At its core, homesickness is longing for your home while being apart from it, and it’s often accompanied by feelings of sadness and even depression. If you're struggling with how to deal with homesickness, you don’t have to give into it. There’s plenty of concrete steps you can take to feel better. Try these six tips for dealing with homesickness:
Homesickness is a natural part of moving away from familiar environments, so it’s totally normal to feel this way. In fact, denying your feelings will only prolong your homesickness and make it more difficult for you to cope. Acknowledge what you’re feeling, but try to avoid wallowing. Fixating on how sad you feel will only exacerbate your feelings. Some people find journaling or meditating to be helpful with processing, while others find that it causes them to ruminate on their feelings instead, so experiment around and see what works for you.
Moving away from family and friends is tough, even when you’re excited about the move. While it takes more effort when you live far away, you can totally keep a long-distance friendship going. Text, call and video chat with people from home or keep in touch by exchanging cards and care packages through the mail. Don’t rely completely on other people to reach out to you. Make sure you’re taking initiative and reaching out to them, too. Relationships are a two-way street, after all, and both sides should be putting in the work.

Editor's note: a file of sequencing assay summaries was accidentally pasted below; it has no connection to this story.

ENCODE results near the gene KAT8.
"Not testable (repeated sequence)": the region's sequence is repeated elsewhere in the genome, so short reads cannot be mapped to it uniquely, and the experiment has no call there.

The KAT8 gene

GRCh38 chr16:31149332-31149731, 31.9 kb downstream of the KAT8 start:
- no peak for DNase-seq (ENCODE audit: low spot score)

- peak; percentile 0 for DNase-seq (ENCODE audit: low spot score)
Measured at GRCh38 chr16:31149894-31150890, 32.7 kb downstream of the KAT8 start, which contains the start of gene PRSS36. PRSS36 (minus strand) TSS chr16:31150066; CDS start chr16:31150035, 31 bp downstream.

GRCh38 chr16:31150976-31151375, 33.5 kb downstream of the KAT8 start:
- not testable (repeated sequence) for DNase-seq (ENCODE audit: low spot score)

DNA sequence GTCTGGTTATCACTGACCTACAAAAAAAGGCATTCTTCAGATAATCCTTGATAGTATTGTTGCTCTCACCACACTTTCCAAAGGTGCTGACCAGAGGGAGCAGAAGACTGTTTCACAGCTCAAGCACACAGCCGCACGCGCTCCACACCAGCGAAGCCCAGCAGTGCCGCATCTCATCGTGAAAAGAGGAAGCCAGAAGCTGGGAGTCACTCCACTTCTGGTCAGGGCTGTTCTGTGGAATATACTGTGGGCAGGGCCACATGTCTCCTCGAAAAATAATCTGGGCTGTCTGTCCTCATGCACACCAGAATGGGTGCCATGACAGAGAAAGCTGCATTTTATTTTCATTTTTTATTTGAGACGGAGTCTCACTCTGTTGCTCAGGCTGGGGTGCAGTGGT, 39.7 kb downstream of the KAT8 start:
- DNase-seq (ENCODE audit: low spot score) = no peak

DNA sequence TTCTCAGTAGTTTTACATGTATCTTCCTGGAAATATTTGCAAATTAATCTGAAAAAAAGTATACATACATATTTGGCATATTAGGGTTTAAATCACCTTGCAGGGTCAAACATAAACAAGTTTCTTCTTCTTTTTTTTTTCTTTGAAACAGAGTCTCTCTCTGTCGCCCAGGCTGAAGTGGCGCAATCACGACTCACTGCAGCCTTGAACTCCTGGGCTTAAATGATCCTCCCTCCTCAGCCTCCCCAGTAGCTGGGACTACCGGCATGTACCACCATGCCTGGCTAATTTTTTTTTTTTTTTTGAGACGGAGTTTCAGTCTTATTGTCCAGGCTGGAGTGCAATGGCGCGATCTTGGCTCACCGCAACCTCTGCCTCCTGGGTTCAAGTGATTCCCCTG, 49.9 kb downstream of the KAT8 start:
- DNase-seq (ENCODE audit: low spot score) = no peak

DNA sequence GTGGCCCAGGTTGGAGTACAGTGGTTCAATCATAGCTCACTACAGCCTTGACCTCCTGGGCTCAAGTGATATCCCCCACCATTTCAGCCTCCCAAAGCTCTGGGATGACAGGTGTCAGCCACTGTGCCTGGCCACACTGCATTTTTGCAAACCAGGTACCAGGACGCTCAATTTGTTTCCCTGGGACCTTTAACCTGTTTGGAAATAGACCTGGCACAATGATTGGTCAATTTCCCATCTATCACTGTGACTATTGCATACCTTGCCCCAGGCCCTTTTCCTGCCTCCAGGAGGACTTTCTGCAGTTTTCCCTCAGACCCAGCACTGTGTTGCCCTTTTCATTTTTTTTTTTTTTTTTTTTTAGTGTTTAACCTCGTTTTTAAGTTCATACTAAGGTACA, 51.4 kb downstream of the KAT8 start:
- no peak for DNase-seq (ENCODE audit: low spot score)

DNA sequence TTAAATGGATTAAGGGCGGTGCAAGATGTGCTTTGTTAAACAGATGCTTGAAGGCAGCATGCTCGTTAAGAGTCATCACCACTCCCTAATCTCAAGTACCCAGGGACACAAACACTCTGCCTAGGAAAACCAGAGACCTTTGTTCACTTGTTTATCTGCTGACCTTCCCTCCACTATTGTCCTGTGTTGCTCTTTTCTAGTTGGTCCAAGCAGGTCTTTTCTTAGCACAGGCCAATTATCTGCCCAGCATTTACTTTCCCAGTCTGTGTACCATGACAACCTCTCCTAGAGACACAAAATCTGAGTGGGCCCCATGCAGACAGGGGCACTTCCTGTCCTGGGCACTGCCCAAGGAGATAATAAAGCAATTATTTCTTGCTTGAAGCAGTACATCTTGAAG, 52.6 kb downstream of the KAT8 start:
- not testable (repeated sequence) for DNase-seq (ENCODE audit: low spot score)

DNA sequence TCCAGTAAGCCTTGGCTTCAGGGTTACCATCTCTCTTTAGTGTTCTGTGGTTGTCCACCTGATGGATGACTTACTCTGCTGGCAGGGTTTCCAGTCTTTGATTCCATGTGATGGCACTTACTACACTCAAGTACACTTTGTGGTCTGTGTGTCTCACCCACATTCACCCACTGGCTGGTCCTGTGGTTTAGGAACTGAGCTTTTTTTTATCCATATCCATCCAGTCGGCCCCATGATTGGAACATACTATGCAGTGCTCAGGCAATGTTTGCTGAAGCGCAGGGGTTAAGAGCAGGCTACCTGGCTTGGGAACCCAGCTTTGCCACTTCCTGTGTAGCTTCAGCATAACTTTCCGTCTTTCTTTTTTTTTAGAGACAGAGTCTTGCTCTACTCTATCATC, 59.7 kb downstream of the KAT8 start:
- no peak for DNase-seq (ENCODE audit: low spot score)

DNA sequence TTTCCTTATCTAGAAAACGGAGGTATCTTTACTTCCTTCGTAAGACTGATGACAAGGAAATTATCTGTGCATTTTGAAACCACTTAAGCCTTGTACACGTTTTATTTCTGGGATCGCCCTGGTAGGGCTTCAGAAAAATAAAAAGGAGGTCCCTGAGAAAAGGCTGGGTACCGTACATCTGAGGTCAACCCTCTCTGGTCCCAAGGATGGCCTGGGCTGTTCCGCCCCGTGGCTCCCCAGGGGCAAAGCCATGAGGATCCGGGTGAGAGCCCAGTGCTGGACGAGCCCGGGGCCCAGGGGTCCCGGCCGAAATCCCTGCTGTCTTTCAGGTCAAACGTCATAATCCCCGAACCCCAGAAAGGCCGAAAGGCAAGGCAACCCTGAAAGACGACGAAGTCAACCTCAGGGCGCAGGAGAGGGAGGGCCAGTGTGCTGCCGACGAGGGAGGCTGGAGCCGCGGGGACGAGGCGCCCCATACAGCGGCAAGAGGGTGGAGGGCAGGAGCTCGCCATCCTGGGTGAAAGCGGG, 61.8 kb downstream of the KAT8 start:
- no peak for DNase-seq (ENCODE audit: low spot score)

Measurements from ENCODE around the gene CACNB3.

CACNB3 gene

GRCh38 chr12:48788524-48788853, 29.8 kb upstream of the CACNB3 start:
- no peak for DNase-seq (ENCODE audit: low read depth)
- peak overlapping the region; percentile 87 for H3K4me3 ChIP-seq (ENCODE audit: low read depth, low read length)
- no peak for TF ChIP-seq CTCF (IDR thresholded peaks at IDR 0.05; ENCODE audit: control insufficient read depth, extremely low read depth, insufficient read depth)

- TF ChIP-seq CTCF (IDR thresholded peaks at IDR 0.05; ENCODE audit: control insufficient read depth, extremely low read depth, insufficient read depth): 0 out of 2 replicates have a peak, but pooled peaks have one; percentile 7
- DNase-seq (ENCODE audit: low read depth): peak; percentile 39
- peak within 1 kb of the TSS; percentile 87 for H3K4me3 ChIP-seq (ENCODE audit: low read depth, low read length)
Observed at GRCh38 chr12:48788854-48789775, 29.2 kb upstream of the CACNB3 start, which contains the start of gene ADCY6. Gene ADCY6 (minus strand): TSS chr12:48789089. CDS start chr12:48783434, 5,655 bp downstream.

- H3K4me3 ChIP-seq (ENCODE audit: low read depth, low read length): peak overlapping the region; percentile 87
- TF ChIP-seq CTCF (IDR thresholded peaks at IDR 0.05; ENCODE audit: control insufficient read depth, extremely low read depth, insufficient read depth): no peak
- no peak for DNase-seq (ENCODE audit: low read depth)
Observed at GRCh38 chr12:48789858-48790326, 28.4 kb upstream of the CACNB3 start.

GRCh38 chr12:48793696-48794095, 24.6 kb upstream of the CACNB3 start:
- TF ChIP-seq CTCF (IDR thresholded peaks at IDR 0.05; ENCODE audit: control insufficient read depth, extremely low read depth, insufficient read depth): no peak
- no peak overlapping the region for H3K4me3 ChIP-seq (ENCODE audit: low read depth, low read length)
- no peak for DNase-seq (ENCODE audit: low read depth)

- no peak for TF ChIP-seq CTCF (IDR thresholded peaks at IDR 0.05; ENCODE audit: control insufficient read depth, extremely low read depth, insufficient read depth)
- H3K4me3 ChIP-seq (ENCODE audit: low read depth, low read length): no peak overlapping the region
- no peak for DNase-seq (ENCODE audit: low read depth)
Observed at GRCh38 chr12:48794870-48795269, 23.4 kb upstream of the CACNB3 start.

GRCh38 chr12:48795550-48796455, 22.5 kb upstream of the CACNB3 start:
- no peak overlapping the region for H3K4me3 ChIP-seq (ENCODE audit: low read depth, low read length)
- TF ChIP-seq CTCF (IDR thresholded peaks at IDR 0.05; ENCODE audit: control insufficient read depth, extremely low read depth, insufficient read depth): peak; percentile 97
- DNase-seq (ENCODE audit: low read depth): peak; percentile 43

Having touchstones that remind you of home will help keep you grounded and remind you where you came from. For example, you might have a city scented candle or state scented candle that reminds you of your hometown, or photographs that capture your old home. Having these familiar objects around will help you feel more grounded and remind you of home. Consider dedicating a wall or a corner of your new home to these objects, so spread them throughout your apartment or house so you have a little reminder in every room.
When you’re feeling homesick, it can be easy to fixate on all the ways that your new home is different from your old one (and usually the ways your new home is worse). While you may feel like your new place is inferior, make an effort to find the positives in your situation. Maybe your new city has a lot of great restaurants, or more museums, or a lot of parks and campsites. If you can’t think of anything off the top of your head, do some research on what your new city, state or country is known for.
Wallowing in your feelings at home might sound really good, but staying on the couch isn’t going to help you recover in the long run. A lazy day at home is fine on occasion, but if you’re spending every night and all week inside, it’s time to get out. Go for a walk to get to know your neighborhood, grab food from a nearby restaurant or check out the coffee shop on the corner. Staying busy will help distract you from your homesickness and give you a way to channel your energy into something constructive.
Part of what makes homesickness so hard is that you’ve lost the people, spaces and routines that you were used to. While you might not have even noticed this structure in your life before the move, once you lose that routine, it can make coping even harder. Try building yourself some daily and weekly routines to give your schedule a sense of normalcy. Frequenting certain areas, such as going to the same coffee shop or grocery store, will also help you feel more grounded and familiar with the area.
Whether you moved to the next town over or an entirely new country, homesickness is real and can significantly affect how you feel. If you think you might be feeling homesick, try the six strategies listed here to see if they help. If you want something that reminds you of home, be sure to shop our collection of memory scent candles.
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